Knockhall Castle was an L-plan Tower House built in the mid-sixteenth century by Lord Sinclair of Newburgh. It was sold to Clan Udny in 1634 but shortly after suffered two attacks during the Bishops' Wars. It was restored and remained a residence until it was gutted by fire during the eighteenth century.
Knockhall Castle was built by William Sinclair, Lord Sinclair of Newburgh in 1565. The Sinclairs were large landowners in northern Scotland with their main estates being located in Caithness. However, no later than the twelfth century they acquired a thin sliver of land extending west from the sea between modern Newburgh and Pitmedden. Henry Sinclair established Newburgh in 1261 but there is no record of any castle being constructed at this time. By the mid-fifteenth century the Sinclairs were Earls of Caithness but the line of succession was modified to disinherit William 'the Waster' Sinclair (d. 1487). Instead his son, Henry Sinclair became Lord Sinclair of Newburgh and held this small but valuable real-estate until his death at the Battle of Flodden (1513). Thereafter it passed to his son, William Sinclair, who later built Knockhall Castle.
The castle consisted of a three storey (plus attic), L-plan Tower House. The ground floor was vaulted and occupied by a kitchen and store room. The first floor was occupied by the Great Hall. The second floor was divided into two chambers both offering high status accommodation (each had a fireplace and latrine). A barmkin (curtain wall) enclosed a courtyard to the south of the Tower House within which would have been the ancillary buildings such a brewhouse, bakehouse and stables. A round turret on the south-east corner of the curtain wall doubled as a dovecot.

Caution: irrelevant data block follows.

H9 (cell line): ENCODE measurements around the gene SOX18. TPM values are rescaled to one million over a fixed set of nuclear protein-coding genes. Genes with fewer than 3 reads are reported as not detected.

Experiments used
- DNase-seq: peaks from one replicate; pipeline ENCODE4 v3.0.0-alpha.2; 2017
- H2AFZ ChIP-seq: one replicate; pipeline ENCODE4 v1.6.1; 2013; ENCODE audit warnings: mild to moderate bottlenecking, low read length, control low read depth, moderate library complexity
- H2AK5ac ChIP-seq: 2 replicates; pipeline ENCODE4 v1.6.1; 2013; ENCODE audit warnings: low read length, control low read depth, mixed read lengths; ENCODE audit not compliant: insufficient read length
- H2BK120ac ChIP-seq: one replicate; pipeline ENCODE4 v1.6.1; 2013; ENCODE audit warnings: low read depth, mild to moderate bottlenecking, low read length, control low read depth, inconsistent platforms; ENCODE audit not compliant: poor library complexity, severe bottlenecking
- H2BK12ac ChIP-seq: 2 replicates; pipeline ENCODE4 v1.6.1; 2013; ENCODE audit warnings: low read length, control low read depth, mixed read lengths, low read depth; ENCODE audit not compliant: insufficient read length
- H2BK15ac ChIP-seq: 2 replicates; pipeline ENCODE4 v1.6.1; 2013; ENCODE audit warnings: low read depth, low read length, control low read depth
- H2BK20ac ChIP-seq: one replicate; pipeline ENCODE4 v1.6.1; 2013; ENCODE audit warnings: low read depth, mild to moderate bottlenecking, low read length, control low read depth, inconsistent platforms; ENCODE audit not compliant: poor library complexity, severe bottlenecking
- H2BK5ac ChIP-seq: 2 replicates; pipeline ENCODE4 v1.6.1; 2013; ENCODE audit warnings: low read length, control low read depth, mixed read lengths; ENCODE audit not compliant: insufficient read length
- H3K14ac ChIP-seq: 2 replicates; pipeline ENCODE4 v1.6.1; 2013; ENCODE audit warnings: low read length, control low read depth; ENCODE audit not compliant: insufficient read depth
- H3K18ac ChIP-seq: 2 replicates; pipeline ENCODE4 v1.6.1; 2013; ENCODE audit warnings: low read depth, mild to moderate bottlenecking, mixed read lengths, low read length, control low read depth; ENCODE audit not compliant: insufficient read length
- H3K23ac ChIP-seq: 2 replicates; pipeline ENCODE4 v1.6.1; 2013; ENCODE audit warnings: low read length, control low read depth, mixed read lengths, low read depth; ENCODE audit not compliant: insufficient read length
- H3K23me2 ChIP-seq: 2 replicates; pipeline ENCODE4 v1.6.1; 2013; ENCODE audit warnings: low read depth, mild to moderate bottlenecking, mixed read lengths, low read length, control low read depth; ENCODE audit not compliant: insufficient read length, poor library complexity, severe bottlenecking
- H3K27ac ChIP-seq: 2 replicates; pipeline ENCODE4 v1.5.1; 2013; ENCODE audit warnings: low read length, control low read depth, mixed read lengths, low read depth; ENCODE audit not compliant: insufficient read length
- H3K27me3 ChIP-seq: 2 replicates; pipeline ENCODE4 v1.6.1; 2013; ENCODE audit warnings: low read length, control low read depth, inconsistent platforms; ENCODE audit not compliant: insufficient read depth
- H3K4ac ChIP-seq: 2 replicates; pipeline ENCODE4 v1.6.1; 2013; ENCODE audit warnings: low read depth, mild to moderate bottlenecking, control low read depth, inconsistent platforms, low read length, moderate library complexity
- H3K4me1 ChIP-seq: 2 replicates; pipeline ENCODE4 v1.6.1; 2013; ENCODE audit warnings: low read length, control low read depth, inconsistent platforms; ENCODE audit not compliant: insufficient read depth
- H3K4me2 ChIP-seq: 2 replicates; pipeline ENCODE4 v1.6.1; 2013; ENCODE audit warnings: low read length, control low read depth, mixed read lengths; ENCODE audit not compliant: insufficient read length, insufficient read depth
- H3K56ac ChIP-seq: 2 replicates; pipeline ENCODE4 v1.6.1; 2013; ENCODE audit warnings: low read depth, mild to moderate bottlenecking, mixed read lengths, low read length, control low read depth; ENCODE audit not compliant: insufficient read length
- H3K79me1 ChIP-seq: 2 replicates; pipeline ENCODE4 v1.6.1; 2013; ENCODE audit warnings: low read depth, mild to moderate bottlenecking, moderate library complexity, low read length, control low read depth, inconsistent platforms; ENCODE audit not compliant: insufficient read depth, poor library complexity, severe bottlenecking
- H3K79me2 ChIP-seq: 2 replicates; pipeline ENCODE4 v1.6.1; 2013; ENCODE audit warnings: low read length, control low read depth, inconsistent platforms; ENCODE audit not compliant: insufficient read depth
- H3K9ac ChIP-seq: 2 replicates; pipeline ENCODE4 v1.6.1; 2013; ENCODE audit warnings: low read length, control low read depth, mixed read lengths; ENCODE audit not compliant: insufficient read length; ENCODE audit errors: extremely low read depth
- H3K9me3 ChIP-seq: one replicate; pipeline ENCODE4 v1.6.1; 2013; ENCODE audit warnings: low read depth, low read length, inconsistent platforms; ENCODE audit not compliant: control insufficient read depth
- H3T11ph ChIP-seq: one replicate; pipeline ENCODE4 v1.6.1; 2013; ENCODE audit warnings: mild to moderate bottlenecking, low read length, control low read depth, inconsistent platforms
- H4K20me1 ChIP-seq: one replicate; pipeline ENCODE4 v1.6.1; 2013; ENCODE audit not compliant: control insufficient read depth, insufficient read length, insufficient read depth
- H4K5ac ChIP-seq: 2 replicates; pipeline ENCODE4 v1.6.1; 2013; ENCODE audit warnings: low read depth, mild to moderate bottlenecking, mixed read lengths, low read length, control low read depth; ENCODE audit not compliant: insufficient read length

Knockhall Castle was purchased by Clan Udny in 1634. Their family seat was centred on Udny Castle to the west of the Sinclair lands but by purchasing Knockhall they effectively extended their reach to the sea. However, the castle was attacked during the First Bishops' War by Covenanter forces led by William Keith, Earl Marischal in 1639. It was attacked again the following year. The extent of the damage is not certain but the castle was restored and may have undergone quite considerable rebuilding. The projecting tower on the north side was certainly added at this time as were the large windows on the main block. The castle was gutted by an accidental fire in 1734 but the family was saved by the quick reactions of their fool, Jamie Fleming. The castle was never rebuilt.
Billings, R W (1901). The baronial and ecclesiastical antiquities of Scotland. Edinburgh.
Bogdan, N and Bryce, I.B.D (1991). Castles, manors and 'town houses' survey.
Cruden, S (1960). The Scottish Castle. Edinburgh.
CANMORE (2016). Knockhall Castle. Royal Commission on the Ancient and Historical Monuments of Scotland.
Coventry, M (2008). Castles of the Clans: the strongholds and seats of 750 Scottish families and clans. Musselburgh.
Giles, J (1936). Drawings of Aberdeenshire castles. Aberdeen.
MacGibbon, D and Ross, T (1892). The castellated and domestic architecture of Scotland from the twelfth to the eighteenth centuries. Edinburgh.
Shepherd, I.A.G (1986). Exploring Scotland's heritage: Grampian. Edinburgh.
Shepherd, I.A.G (2006). Aberdeenshire, Donside and Strathbogie: an illustrated architectural guide. Rutland Press.
Tranter, N (1962). The fortified house in Scotland. Edinburgh.
Knockhall Castle is a mid-sixteenth century L-plan Tower House that underwent significant modifications during the seventeenth century. The structure is ruinous and on private property with no public access
Knockhall Castle. The tower house was built in the mid-sixteenth century but, after an attack during the Wars of Three Kingdoms, it was substantially modified. A north wing was added at this time and all the windows of the existing tower were enlarged.